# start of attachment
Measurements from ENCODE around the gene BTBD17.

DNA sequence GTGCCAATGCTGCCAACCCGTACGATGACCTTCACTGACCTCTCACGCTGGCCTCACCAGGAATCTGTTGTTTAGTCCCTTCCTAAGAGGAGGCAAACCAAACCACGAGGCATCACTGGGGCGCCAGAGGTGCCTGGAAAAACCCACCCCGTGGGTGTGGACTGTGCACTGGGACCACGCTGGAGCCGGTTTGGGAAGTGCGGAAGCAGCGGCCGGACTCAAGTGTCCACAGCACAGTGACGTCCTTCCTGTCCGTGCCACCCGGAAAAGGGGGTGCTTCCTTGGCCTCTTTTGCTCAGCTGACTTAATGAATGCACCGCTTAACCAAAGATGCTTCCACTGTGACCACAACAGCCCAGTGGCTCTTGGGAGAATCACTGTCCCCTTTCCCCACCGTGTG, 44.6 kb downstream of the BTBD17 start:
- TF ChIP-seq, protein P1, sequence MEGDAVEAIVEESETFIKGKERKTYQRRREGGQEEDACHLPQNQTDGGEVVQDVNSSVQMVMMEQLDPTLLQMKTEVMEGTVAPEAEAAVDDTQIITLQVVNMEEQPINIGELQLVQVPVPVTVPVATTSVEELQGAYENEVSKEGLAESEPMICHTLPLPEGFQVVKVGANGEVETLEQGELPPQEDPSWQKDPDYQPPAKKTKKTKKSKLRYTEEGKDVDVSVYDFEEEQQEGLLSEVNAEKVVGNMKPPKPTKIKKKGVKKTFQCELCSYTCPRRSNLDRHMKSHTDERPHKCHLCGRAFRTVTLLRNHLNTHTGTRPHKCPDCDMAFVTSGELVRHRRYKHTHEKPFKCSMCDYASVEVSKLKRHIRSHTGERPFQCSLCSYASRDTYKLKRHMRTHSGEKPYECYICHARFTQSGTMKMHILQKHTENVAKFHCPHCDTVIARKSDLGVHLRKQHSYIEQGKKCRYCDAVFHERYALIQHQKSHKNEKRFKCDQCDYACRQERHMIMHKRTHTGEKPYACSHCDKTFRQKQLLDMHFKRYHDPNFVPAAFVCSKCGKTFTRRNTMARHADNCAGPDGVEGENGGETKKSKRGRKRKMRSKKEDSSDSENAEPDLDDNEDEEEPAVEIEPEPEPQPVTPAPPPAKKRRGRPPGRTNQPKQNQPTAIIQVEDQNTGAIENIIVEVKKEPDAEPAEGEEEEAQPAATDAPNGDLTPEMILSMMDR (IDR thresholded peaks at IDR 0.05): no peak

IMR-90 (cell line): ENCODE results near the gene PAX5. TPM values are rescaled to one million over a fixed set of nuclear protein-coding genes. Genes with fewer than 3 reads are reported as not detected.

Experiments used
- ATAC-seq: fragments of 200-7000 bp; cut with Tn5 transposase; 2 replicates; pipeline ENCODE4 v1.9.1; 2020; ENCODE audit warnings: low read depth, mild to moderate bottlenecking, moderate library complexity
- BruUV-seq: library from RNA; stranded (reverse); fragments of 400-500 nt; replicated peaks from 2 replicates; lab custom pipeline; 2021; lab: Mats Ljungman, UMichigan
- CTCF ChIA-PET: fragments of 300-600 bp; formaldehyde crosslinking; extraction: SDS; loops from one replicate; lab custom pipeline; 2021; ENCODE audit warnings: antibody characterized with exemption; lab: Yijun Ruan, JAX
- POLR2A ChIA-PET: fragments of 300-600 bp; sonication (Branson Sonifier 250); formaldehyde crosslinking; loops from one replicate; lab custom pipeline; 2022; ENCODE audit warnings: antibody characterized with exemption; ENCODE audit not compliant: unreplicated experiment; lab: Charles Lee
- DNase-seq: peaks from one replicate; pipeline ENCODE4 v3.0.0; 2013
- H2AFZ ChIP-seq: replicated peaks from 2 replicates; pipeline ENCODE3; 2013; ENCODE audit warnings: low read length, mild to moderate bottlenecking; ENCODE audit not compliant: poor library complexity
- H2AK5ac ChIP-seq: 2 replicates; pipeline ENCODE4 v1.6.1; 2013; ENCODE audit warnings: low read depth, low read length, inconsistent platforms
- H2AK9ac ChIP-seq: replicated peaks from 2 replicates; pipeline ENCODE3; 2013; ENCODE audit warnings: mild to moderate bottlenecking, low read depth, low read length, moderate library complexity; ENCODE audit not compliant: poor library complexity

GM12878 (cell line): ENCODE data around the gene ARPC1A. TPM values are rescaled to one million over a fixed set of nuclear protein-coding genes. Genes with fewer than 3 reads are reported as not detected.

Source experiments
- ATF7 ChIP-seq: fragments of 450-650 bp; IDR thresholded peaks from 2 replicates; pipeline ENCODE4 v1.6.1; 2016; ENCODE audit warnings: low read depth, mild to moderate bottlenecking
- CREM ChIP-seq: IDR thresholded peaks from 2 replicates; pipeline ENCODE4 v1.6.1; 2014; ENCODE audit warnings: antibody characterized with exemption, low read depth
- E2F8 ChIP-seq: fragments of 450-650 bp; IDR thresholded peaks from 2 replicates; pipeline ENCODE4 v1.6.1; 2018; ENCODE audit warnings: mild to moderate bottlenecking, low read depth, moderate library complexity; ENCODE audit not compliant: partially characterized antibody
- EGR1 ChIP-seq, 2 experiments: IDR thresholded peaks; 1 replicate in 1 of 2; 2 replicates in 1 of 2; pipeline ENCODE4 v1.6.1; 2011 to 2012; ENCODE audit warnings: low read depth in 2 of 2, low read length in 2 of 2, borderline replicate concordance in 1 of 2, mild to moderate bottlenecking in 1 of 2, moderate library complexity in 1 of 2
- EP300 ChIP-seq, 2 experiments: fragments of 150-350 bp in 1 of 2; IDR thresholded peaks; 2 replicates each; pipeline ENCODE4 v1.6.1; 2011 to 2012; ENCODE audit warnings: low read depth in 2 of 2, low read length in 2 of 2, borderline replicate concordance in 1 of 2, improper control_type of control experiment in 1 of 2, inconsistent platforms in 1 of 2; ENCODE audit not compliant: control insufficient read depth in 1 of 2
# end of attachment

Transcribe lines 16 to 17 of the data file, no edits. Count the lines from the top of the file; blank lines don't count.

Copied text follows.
- ATF7 ChIP-seq: fragments of 450-650 bp; IDR thresholded peaks from 2 replicates; pipeline ENCODE4 v1.6.1; 2016; ENCODE audit warnings: low read depth, mild to moderate bottlenecking
- CREM ChIP-seq: IDR thresholded peaks from 2 replicates; pipeline ENCODE4 v1.6.1; 2014; ENCODE audit warnings: antibody characterized with exemption, low read depth